Tonawanda News

Local News

April 11, 2008

CITY OF TONAWANDA: Tracking down criminals

Many people get their photo printed in the newspaper each year for playing sports or doing something interesting or important in the community.

Over the past year, however, approximately 150 people — and many more who know them — have seen their sometimes unflattering mug in this paper as part of a weekly blurb compiled by the City of Tonawanda Police Department. It’s called Warrant Watch.

The feature recently marked its one-year anniversary of helping city police track down the nearly 300 individuals for whom they have outstanding arrest warrants — one of which dates back to 1972 for a driving while intoxicated fine.

City police have successfully captured 31 of the approximately 160 individuals who have appeared in Warrant Watch over the past year, according to Records Lt. Fredric Foels.

“I think it’s good. Warrant Watch is just another tool that we have in our tool box to apprehend people who thumb their nose at the criminal justice system,” Foels said. Just as people can’t flee death and taxes, they also can’t escape a warrant that’s been issued, Foels added. “Warrants do not go away.”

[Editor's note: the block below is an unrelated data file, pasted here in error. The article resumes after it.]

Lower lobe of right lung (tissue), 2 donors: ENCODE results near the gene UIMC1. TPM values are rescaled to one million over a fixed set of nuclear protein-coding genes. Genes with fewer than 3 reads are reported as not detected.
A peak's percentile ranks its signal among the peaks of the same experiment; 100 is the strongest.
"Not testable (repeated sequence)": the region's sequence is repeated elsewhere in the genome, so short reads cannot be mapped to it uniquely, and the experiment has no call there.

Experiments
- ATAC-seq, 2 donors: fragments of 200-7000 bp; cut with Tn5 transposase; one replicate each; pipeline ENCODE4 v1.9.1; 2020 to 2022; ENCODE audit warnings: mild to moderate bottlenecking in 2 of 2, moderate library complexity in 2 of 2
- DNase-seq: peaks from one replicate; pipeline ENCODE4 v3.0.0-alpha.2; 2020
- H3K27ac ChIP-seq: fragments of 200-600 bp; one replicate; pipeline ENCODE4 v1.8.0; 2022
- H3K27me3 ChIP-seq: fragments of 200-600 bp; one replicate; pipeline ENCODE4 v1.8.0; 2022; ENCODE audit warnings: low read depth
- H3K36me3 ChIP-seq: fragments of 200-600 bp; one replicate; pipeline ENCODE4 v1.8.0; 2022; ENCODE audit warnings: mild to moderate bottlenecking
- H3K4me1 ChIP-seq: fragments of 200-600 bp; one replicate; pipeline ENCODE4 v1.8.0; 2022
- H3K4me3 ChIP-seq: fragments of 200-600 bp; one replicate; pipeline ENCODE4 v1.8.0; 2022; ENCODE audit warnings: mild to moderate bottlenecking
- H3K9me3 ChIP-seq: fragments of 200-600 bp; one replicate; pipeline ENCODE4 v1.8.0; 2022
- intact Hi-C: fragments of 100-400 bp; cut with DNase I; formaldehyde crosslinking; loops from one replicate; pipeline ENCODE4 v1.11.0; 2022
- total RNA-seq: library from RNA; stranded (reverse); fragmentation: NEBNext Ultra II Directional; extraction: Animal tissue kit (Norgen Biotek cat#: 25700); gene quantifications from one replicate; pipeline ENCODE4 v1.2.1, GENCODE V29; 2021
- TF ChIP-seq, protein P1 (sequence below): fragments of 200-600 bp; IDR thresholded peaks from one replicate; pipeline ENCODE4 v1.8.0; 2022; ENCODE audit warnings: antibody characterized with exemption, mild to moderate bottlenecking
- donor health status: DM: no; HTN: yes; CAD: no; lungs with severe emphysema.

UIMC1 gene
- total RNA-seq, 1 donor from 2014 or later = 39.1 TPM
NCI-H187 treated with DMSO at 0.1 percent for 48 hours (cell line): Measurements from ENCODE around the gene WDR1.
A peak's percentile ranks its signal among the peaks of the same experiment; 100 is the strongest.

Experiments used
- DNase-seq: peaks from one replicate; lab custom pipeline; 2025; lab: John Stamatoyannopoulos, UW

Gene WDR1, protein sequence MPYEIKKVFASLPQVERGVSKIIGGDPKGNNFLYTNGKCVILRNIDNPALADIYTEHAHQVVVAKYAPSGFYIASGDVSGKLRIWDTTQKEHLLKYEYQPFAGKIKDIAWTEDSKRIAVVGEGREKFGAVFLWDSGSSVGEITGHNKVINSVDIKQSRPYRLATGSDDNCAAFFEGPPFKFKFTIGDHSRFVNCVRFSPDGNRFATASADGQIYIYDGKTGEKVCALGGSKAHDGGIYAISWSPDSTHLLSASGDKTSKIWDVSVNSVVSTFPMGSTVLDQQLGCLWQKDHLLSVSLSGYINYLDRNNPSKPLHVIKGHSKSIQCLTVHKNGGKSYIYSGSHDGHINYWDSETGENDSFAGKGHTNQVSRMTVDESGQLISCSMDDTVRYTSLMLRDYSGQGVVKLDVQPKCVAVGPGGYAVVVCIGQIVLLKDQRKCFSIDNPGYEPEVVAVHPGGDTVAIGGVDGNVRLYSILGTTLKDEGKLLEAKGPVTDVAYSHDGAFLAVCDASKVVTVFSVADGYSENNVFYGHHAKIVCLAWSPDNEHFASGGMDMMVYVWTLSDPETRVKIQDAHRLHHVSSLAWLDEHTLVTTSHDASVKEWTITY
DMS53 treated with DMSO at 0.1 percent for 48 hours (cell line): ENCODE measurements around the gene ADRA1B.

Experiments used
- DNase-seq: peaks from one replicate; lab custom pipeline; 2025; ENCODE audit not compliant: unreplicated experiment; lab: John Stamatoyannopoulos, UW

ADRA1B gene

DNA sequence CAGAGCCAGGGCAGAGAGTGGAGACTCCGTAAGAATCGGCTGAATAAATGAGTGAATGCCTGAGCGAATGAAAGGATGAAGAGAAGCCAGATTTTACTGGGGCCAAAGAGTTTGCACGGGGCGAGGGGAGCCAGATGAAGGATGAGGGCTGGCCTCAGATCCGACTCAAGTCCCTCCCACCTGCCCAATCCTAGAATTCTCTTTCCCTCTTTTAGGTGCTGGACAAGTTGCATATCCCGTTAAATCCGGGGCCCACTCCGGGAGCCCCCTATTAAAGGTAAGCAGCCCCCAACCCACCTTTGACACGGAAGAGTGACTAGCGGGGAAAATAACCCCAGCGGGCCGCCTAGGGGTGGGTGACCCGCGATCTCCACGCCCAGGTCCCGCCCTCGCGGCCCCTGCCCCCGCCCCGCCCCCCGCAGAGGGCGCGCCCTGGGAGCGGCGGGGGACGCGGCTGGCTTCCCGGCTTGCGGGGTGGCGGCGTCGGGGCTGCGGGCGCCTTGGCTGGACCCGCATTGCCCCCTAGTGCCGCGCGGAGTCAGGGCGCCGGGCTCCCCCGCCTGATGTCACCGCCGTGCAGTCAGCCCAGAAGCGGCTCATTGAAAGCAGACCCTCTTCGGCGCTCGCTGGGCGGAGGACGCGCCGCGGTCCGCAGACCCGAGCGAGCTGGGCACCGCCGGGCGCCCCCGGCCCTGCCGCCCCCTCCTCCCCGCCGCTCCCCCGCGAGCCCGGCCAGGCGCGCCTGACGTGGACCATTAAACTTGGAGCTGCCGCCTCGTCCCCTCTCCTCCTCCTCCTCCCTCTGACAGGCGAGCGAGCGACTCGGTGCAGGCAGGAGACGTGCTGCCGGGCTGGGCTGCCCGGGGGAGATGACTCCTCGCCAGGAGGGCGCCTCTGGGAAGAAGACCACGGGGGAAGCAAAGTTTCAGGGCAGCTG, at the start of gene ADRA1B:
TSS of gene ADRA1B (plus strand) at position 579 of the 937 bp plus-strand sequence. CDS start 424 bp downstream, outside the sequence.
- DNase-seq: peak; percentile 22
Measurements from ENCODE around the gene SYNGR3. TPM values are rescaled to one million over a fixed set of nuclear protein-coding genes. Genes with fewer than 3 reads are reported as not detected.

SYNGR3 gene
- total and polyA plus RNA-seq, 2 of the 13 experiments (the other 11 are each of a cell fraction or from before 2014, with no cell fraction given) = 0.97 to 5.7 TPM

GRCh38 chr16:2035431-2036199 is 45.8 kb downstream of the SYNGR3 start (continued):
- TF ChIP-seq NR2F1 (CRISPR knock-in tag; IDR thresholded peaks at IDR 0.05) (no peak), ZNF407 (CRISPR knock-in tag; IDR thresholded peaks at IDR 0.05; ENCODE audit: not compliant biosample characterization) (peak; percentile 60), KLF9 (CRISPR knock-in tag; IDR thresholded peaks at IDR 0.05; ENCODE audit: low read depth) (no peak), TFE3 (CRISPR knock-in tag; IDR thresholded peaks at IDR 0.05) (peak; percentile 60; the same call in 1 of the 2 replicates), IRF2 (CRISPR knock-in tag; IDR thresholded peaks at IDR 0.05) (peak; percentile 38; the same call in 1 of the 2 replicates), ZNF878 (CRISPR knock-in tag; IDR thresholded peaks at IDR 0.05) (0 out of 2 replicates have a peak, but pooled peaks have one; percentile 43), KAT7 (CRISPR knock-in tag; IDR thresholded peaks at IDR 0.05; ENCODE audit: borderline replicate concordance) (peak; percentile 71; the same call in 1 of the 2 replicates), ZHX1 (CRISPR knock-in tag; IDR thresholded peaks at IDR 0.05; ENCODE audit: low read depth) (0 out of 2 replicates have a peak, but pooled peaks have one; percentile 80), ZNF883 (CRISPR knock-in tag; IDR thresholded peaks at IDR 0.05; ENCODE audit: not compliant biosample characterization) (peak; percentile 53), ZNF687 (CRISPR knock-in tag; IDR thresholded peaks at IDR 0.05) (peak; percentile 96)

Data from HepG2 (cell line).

Tonawanda has 269 outstanding warrants, and they range from people who are believed to still be living in the Tonawandas to people on the lam as far away as Calgary, Alberta; Phoenix; Dilley, Texas; Kissimmee, Fla. and San Diego. Ironically, one person resides in Defiance, Ohio. The complete list is available on the city police department’s Web site, and includes photos of many of the individuals still out there.

Acting City Court Judge Mark E. Saltarelli said Warrant Watch has been a successful tool.

“Any publicity with regard to outstanding warrants is helpful,” he said, adding that manpower shortages often make it tough for police to track down every outstanding warrant. “That’s why it’s helpful to publish their picture and get this information out to the public,” Saltarelli said.

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